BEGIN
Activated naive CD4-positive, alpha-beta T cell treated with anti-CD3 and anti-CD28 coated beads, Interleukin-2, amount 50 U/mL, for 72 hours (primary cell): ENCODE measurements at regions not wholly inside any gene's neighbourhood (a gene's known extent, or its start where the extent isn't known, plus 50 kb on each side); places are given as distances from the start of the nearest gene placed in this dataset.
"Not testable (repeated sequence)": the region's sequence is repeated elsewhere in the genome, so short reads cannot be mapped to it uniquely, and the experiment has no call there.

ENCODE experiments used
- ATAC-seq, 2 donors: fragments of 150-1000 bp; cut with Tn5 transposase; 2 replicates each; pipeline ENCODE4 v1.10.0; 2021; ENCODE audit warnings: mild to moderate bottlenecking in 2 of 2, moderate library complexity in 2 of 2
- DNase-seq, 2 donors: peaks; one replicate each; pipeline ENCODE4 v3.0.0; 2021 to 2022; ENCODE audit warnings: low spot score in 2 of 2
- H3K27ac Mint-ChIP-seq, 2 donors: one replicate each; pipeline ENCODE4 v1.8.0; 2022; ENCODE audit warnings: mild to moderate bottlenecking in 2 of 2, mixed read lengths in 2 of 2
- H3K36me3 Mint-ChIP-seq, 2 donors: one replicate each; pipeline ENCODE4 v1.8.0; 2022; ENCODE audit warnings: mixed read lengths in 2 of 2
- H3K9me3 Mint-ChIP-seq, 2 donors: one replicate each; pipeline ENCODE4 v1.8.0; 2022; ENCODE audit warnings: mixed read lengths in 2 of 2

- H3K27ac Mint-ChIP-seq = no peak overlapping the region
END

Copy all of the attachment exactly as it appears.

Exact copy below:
Activated naive CD4-positive, alpha-beta T cell treated with anti-CD3 and anti-CD28 coated beads, Interleukin-2, amount 50 U/mL, for 72 hours (primary cell): ENCODE measurements at regions not wholly inside any gene's neighbourhood (a gene's known extent, or its start where the extent isn't known, plus 50 kb on each side); places are given as distances from the start of the nearest gene placed in this dataset.
"Not testable (repeated sequence)": the region's sequence is repeated elsewhere in the genome, so short reads cannot be mapped to it uniquely, and the experiment has no call there.

ENCODE experiments used
- ATAC-seq, 2 donors: fragments of 150-1000 bp; cut with Tn5 transposase; 2 replicates each; pipeline ENCODE4 v1.10.0; 2021; ENCODE audit warnings: mild to moderate bottlenecking in 2 of 2, moderate library complexity in 2 of 2
- DNase-seq, 2 donors: peaks; one replicate each; pipeline ENCODE4 v3.0.0; 2021 to 2022; ENCODE audit warnings: low spot score in 2 of 2
- H3K27ac Mint-ChIP-seq, 2 donors: one replicate each; pipeline ENCODE4 v1.8.0; 2022; ENCODE audit warnings: mild to moderate bottlenecking in 2 of 2, mixed read lengths in 2 of 2
- H3K36me3 Mint-ChIP-seq, 2 donors: one replicate each; pipeline ENCODE4 v1.8.0; 2022; ENCODE audit warnings: mixed read lengths in 2 of 2
- H3K9me3 Mint-ChIP-seq, 2 donors: one replicate each; pipeline ENCODE4 v1.8.0; 2022; ENCODE audit warnings: mixed read lengths in 2 of 2

- H3K27ac Mint-ChIP-seq = no peak overlapping the region